Control does not come with different difficulty settings, which is fine for the most part. However, there are some areas, including all the boss fights, where the difficulty spikes way up to the degrees where I found myself incredibly frustrated as I died for the 10th time. What makes these areas even worse are the poor functionality of the checkpoint system. While most current games will set a checkpoint at the beginning of these fights, Control leaves a checkpoint at the last save station you were in. While this gives it a classic Metroidvania feel, it seems out of place and like an afterthought more than anything else.
Speaking of Metroidvania, I was surprised at how much the game played like one. Backtracking to previous areas will net you some nice rewards so it is worth retreading old areas as you progress and gain new abilities. However, this, too, is where Control feels dated. One of the thrills of a Metroidvania is progressing your character’s abilities and weapons to allow you passage to new areas, making old areas seem fresh. Control has this in spades but is hampered by a confusing layout and made even worse by a static, flat map that enhances the confusion. Combine this with no markers to toggle on for your HUD and you are left to try to use the map to get to the next area. There were 2-3 instances where I was genuinely lost for upwards of an hour and a half just trying to find my objective or the correct path to my objective. If Remedy had put in a map that I could manipulate in 3D, a flat 2D map that showed verticality like in Super Metroid, or allowed me to toggle objective markers for my HUD, it would be fine. But the lack of those options make traversing the Oldest House a nightmare at times.
The visuals in Control are jaw-dropping. The use of lighting sets a variety of tones with an underpinning of something unsettling. The Oldest House looks normal yet out of place. The use of black and white in the astral plane really create an isolating and strange environment. The use of red tones for the Hiss convey an unnerving sense of evil that is slightly intoxicating. It’s truly a masterclass in effective design. But unfortunately, even with the latest patches, technical issues persist. Having the map open brings about frame rate issues if you attempt to move Jesse with it open. Pausing and unpausing the game forces the game to stutter, almost as if the game needs to start back up like a car engine. There was one occasion where this technical hiccup brought me to a game over screen because an enemy had appeared and killed me. This forced me to make my way back to the area, which, because of the broken checkpoint system, was quite a trek. It’s not a game-breaking issue necessarily but it is worth mentioning.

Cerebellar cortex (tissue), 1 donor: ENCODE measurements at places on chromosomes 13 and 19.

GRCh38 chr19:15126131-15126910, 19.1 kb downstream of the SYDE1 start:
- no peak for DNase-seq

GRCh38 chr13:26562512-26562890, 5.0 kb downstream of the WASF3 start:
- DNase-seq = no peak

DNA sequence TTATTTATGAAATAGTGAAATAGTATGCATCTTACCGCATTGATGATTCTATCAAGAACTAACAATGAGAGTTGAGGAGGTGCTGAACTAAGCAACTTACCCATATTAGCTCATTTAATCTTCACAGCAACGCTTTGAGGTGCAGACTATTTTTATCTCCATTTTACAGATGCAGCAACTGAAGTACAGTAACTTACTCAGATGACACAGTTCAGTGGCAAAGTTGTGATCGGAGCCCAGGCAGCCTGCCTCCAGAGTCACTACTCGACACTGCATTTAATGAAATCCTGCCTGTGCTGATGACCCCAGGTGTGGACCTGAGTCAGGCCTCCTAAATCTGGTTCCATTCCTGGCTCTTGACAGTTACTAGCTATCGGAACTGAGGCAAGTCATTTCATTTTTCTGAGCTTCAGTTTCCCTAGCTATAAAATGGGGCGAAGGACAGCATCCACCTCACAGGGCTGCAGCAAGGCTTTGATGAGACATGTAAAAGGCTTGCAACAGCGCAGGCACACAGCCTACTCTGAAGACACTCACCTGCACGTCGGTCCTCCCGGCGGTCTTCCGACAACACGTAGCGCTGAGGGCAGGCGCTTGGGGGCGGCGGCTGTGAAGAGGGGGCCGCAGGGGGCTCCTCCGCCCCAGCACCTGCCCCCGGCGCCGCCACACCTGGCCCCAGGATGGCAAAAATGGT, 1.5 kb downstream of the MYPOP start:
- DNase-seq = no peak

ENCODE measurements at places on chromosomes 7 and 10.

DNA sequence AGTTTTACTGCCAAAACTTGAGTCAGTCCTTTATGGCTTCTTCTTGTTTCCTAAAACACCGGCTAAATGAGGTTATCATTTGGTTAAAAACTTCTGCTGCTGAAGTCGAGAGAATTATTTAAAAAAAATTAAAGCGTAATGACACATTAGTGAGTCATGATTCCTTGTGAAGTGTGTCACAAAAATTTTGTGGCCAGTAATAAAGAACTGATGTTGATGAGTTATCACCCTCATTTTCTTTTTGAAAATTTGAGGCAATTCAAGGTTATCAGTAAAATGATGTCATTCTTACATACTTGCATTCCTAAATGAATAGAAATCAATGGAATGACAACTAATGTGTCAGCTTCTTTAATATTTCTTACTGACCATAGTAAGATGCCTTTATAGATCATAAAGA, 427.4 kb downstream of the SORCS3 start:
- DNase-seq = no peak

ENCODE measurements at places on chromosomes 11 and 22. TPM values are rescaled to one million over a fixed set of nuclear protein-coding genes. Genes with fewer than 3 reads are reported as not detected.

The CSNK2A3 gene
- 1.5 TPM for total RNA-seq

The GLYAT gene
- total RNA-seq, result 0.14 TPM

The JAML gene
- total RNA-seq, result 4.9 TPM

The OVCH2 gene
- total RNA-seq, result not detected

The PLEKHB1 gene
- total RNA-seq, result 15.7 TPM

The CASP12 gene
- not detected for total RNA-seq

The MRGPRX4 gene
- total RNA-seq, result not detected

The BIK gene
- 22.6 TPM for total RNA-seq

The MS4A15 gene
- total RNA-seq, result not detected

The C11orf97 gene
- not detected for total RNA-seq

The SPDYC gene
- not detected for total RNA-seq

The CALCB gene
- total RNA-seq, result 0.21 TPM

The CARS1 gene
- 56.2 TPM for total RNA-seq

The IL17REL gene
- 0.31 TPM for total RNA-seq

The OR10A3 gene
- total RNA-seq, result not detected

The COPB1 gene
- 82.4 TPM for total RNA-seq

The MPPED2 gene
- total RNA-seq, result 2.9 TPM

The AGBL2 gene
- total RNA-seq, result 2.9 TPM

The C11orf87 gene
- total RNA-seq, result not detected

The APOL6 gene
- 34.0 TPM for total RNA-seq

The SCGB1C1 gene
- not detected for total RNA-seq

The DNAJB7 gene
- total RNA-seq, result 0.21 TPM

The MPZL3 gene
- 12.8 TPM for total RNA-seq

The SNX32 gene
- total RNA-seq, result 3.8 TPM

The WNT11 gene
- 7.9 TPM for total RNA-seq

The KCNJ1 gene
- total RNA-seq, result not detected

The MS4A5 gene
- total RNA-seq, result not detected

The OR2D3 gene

Control left me very conflicted. I found myself spending more time being frustrated with the game than actually enjoying it. The random spikes in difficulty, awful checkpoint system, and a dated, near useless map, kept me from loving the game. It’s mysterious setting, thrilling combat, and gorgeous visuals kept me playing to see what would happen next. Part of me wishes that Remedy had kept this game as a linear adventure like Quantum Break or Alan Wake. I applaud them for doing something different. I just wish it could have been a little more up-to-date with modern gaming than what it turned out to be.
While I’m not sure how long it took me to beat the game, I did finish the game, on PS4, with 71% of the trophies, doing only a handful of side-quests.
Notes for Parents
Control is rated M for blood, strong language, and violence. Parents should know that some scenes, and documents, can be unsettling. A character commits suicide with a gun that, while is not shown happening, the images leading up to it make it clear what the character did. The Hiss corrupts and possesses people, causing them to contort and speak with multiple voices. There is language throughout the game, especially closer to the end. The violence in the game is nowhere near the levels of Mortal Kombat but it should be approached with caution if your teenager is interested in the game.